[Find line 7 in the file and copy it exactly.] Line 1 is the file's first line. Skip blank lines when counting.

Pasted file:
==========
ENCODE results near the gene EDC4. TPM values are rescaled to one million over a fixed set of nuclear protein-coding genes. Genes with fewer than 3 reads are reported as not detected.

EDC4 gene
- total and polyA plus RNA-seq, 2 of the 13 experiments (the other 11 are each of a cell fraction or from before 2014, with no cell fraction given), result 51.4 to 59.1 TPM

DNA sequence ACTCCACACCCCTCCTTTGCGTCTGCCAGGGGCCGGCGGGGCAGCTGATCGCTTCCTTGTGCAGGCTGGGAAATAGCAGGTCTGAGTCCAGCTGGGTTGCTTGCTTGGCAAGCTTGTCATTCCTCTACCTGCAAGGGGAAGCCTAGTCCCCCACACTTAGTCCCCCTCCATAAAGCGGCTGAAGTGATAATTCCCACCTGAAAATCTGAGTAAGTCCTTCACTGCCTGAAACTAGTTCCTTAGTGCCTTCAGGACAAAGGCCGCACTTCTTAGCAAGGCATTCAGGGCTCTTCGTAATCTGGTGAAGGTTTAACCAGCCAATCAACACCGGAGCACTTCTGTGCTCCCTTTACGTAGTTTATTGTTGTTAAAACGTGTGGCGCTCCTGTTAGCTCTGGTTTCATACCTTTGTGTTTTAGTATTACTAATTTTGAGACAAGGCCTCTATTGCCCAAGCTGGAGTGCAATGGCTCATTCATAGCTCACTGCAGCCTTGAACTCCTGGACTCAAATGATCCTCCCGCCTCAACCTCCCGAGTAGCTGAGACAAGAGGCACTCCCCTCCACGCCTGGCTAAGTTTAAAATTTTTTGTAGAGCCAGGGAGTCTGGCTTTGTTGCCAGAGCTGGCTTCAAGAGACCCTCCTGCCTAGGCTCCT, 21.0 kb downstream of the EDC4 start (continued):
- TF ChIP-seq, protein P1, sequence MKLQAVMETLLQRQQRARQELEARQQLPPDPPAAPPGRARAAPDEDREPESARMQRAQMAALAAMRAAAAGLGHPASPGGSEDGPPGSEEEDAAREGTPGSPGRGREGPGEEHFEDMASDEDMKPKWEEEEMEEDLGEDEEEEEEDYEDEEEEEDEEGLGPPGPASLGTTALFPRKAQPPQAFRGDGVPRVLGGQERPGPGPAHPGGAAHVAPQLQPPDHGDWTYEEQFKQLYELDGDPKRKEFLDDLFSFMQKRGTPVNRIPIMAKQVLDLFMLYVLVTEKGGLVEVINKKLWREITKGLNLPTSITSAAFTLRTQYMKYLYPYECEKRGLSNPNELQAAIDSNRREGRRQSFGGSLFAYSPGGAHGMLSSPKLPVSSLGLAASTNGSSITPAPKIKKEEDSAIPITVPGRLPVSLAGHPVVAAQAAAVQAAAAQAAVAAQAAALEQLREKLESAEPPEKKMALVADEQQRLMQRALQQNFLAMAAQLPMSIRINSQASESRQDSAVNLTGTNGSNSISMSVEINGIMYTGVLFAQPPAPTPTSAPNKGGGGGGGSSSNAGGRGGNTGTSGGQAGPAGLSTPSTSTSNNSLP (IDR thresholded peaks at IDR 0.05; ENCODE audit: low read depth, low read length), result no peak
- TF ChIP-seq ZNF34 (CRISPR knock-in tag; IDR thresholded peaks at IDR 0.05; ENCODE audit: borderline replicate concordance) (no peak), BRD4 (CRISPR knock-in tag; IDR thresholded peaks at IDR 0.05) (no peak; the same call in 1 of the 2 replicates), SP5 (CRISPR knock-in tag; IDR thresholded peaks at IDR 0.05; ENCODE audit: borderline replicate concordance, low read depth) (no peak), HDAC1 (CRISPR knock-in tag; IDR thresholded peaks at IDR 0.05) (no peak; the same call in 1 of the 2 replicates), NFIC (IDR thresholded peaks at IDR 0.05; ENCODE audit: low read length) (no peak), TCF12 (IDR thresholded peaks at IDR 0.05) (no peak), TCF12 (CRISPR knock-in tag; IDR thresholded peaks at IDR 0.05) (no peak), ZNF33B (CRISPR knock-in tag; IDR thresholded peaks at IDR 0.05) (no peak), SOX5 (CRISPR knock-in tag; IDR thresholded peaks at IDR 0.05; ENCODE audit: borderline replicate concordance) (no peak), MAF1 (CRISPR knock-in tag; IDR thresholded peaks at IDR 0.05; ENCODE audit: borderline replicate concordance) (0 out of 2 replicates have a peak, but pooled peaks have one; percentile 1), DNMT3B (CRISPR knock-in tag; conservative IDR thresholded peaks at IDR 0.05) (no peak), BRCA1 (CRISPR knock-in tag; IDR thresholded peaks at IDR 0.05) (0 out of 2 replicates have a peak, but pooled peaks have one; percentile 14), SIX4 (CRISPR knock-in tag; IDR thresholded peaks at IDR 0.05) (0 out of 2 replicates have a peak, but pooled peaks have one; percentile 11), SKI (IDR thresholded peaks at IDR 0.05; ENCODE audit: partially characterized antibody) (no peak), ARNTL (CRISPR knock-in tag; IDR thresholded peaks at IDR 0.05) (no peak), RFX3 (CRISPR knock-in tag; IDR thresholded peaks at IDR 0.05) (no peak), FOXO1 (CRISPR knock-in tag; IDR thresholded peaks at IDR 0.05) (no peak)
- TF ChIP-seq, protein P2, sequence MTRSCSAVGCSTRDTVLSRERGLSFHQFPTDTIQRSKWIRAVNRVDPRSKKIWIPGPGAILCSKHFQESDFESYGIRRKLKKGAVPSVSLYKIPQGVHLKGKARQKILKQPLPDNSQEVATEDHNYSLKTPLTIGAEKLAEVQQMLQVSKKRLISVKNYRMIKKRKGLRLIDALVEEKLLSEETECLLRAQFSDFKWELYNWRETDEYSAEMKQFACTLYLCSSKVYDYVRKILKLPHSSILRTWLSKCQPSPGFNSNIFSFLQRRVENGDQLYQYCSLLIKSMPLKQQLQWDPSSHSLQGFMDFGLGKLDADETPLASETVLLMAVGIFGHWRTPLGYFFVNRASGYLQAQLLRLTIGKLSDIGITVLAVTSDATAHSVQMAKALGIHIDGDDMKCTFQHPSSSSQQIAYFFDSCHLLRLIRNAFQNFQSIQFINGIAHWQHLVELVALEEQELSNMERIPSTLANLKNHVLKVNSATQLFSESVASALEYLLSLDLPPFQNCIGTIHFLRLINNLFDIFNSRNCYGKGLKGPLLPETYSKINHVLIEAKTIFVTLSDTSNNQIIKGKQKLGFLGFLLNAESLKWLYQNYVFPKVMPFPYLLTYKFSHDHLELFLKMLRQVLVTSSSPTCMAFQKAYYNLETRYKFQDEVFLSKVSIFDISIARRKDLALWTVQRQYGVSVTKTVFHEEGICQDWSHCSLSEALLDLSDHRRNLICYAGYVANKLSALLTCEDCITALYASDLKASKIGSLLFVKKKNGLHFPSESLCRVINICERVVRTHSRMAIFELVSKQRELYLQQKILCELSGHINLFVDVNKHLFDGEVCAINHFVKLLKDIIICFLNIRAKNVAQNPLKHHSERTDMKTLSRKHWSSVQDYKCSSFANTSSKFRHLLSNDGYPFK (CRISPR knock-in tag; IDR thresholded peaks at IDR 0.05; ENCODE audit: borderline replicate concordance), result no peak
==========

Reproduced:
- TF ChIP-seq, protein P2, sequence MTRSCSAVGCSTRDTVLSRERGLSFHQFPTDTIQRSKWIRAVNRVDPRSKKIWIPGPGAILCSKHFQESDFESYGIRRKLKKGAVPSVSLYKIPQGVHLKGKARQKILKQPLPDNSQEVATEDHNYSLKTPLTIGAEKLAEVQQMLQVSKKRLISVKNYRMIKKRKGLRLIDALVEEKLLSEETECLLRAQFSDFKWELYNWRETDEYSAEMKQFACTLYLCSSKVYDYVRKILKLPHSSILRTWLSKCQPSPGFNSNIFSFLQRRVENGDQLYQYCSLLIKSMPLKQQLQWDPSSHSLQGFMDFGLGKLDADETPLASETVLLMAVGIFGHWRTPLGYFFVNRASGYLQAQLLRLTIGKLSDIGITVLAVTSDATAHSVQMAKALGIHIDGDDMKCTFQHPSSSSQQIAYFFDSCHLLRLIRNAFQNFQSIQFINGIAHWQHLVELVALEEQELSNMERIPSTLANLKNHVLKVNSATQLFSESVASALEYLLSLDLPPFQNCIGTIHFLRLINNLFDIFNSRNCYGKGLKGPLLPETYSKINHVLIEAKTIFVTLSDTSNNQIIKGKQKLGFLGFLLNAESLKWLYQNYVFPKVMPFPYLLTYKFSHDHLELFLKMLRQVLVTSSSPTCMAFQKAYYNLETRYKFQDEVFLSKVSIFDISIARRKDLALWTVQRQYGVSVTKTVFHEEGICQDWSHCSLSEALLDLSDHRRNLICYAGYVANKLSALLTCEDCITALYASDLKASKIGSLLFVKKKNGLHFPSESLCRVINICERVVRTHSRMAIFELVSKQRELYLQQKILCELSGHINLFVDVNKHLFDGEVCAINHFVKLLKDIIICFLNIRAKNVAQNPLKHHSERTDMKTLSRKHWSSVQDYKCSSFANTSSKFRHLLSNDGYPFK (CRISPR knock-in tag; IDR thresholded peaks at IDR 0.05; ENCODE audit: borderline replicate concordance), result no peak